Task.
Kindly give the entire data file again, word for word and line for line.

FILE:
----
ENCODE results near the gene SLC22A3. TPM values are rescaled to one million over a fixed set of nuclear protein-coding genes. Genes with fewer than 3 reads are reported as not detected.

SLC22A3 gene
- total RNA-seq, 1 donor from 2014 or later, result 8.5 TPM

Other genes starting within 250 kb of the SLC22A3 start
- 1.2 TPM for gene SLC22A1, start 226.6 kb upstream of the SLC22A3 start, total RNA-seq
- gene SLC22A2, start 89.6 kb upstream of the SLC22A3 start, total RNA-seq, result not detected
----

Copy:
ENCODE results near the gene SLC22A3. TPM values are rescaled to one million over a fixed set of nuclear protein-coding genes. Genes with fewer than 3 reads are reported as not detected.

SLC22A3 gene
- total RNA-seq, 1 donor from 2014 or later, result 8.5 TPM

Other genes starting within 250 kb of the SLC22A3 start
- 1.2 TPM for gene SLC22A1, start 226.6 kb upstream of the SLC22A3 start, total RNA-seq
- gene SLC22A2, start 89.6 kb upstream of the SLC22A3 start, total RNA-seq, result not detected